RECENT news that Green Fuel, a pioneering Zimbabwean ethanol processing company, is currently sitting on 8 million litres of ethanol (E10) in their storage facilities due to a slow uptake by the market sounds like irresponsible economic suicide.
By all accounts, the Zimbabwe’s economic recovery will require innovative, sustainable and inward looking projects. Ethanol production is one such, with the potential to provide economic development opportunities, stimulate job creation, tax base diversification and new capital investments.
Domestic ethanol production can aid economic recovery and provide a domestic, cost effective alternative to imported oil. Ethanol production can stimulate economic activity at the local and national level.
Figures submitted to government authorities suggest that Green Fuel’s Chisumbanje project recently featured on ‘Talking Business’ by Supa Mandiwanzira has a daily ethanol production of 700 000 litres and 18 Megawatts of electricity which can be pumped back into the national grid.
The project has created 4 500, largely local, jobs and is estimated to create 10 000 more jobs by 2014. With an unemployment rate above 75 percent, a significant handicap to Zimbabwe’s recovery is a briefcase economy with fewer tangible job creation opportunities at this scale.
Despite the political scepticism which may or may not surround such a gigantic project, capacitating the ethanol industry can potentially benefit every sector of the economy, from the technological sector which provides software for sophisticated plant operations, to the manufacturing sector which provides plant components.
Ethanol production can provide an excellent domestic market for sugar cane, providing opportunities for the farming communities around Chisumbanje to diversify and earn a decent living.
To its credit, the coalition government has accorded the ethanol project National Project Status and recently gazetted Statutory Instrument 144 of 2011 legally allowing the sale, and giving guidance on the product specification of E10 (90% petroleum and 10% ethanol).
Nonetheless, since fuel importation is ‘big business’ it follows that a blending strategy despite its obvious economic benefit will naturally be resisted by entrenched players.
Consumers and suppliers will also be justifiably apprehensive of the technical issues regarding the smooth integration of ethanol into the country’s fuel mix. It is therefore unlikely that progress in ethanol integration would be resolved without blending policy directives.
Still, there are a number of approaches which the government can adopt to support the emerging ethanol market.
A mandatory blending policy is one such approach which can directly reduce the $6 million monthly fuel importation bill and create more top-end jobs.
The USA is the world’s biggest user of mandatory blending. The Energy Policy Act of 2005 (EPAct 2005, P.L. 110-58), established the first-ever Renewable Fuels Standard (RFS) in federal law, requiring increasing volumes of ethanol and biodiesel to be blended with the U.S. fuel supply between 2006 and 2012.
The Energy Independence and Security Act of 2007 (P.L. 110-140, H.R. 6) amended and increased the RFS, requiring 9 billion gallons of renewable fuel use in 2008, stepping up to 36 billion gallons by 2022.
Besides the USA, in 2006 India introduced a 5 percent mandatory blending policy to reduce its reliance on imported oil. The Zimbabwean government can consider similar mandatory blending legislation.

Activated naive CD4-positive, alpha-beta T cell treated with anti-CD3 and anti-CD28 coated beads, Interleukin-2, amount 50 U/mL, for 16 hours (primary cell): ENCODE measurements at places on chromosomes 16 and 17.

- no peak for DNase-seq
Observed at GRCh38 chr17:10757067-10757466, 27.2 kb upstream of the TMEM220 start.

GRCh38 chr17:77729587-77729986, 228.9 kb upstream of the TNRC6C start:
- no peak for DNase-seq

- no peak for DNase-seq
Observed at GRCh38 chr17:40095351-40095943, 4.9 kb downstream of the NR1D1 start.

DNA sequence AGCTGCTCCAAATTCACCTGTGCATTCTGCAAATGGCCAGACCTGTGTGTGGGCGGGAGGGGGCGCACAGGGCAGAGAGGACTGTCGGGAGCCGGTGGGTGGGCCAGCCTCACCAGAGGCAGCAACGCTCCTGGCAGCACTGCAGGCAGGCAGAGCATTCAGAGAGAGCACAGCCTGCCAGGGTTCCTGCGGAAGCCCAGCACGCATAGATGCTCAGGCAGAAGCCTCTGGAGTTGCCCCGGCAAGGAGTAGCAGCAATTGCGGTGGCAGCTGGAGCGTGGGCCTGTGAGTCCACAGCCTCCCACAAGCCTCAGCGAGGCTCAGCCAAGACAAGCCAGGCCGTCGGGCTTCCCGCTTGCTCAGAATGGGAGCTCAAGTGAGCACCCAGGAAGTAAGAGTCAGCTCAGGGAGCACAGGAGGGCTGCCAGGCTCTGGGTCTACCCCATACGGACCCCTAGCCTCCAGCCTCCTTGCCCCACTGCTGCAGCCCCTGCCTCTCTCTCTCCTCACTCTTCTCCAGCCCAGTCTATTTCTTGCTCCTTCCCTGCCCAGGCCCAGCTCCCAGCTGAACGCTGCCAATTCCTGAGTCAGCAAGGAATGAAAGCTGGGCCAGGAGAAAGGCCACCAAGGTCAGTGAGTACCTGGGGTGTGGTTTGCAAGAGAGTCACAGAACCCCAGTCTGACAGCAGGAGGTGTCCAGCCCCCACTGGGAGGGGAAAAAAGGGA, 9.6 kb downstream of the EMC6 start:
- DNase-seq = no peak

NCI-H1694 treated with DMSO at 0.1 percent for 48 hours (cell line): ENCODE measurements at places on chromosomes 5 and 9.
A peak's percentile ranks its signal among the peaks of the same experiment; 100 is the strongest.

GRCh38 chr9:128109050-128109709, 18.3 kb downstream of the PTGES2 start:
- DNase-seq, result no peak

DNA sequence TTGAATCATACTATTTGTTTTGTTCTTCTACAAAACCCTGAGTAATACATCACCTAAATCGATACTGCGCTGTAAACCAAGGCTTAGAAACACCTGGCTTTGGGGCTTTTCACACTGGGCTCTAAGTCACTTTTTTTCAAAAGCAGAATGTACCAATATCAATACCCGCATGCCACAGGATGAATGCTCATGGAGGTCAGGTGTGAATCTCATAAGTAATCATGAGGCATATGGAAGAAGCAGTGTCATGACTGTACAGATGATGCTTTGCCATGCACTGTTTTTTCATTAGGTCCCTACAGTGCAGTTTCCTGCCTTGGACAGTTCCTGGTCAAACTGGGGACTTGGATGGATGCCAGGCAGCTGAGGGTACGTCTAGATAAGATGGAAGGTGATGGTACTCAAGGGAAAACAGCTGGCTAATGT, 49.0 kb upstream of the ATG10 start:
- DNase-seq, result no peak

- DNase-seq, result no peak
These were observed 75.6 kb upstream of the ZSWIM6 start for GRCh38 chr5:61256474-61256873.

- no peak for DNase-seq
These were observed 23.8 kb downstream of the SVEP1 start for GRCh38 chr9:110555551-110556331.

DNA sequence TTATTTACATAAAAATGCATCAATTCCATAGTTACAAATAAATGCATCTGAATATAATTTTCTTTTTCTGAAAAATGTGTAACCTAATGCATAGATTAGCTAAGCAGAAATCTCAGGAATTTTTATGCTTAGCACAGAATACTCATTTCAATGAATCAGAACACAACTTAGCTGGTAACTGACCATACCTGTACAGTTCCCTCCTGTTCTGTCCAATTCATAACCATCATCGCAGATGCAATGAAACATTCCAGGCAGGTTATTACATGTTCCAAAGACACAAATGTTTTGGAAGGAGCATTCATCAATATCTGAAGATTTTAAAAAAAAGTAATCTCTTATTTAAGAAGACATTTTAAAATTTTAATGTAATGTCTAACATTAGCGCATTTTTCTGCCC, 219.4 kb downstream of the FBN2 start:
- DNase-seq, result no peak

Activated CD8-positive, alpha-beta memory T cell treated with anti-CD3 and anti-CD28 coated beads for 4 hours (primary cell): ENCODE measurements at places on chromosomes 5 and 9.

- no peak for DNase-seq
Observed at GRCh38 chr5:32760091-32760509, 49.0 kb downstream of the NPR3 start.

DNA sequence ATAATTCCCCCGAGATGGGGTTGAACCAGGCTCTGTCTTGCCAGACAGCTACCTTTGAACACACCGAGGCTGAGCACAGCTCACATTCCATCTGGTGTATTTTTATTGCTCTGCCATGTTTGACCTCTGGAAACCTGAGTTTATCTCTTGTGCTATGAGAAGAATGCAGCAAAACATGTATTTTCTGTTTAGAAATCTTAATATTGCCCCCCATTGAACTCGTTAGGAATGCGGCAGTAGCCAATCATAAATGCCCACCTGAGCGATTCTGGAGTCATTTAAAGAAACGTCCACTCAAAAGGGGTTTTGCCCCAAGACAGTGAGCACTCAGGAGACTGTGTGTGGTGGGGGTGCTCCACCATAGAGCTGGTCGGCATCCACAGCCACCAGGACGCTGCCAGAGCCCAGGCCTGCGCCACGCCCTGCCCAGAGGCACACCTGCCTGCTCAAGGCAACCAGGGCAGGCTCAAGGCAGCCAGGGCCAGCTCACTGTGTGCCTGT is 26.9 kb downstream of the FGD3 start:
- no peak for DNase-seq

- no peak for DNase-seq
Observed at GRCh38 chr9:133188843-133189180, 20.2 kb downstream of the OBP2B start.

For such a policy to be effective, the Energy Ministry may consider establishing a technical committee comprised leading experts in the ethanol industry to actively engage parliament and other regulatory bodies to develop specifications that allow for the maximum amount of ethanol use in the market.
Such a committee would also need to independently analyse whether there is adequate long term supply of ethanol to justify a mandatory approach. One of the biggest criticism of blending internationally is its effect on food prices due to increased demand for raw materials. The impact of this on the local economy though unlikely to be significant would need to be assessed.
A second option would be for the Finance Minister to consider tax incentives for the ethanol industry. Stakeholders would need to lobby for the extension of key tax policies that help ensure developing technologies like ethanol can compete with entrenched interests for Zimbabwe’s energy future.
An example of this could be 20 to 40 cents per litre exemption for ethanol from excise taxes on motor fuel similar to the Volumetric Ethanol Excise Tax Credit (VEETC) in the USA. This would award blenders an exemption or a refund per litre on each litre of ethanol blended. The tax incentive would eventually be offset by an increase in local ethanol uptake and export possibilities, creating a new tax revenue stream.
Without a tax incentive, ethanol blenders would have little or no economic incentive other than the octane value especially when there is price parity between ethanol and imported fuel.
Justifiably, the price of E10 on the market is still high considering the billion dollar investment in the Chisumbanje plant. A mandatory blending policy or tax relief would assist in adjusting the price of a litre of E10 down, making it more competitive.
There are fewer projects in the country with the same ability to create new jobs especially in the rural areas and generate electricity as Green Fuel. Despite the legislative and political minefield, the country can derive far greater economic advantages from the success of such a project.
Dr Lance Mambondiani is an Investment Executive at Coronation Financial. He is also a Teaching Assistant in International Finance for Development and Financial Markets and Corporate Governance at the University of Manchester. The views expressed in this articles are personal and do not necessarily reflect the position of Coronation Financial.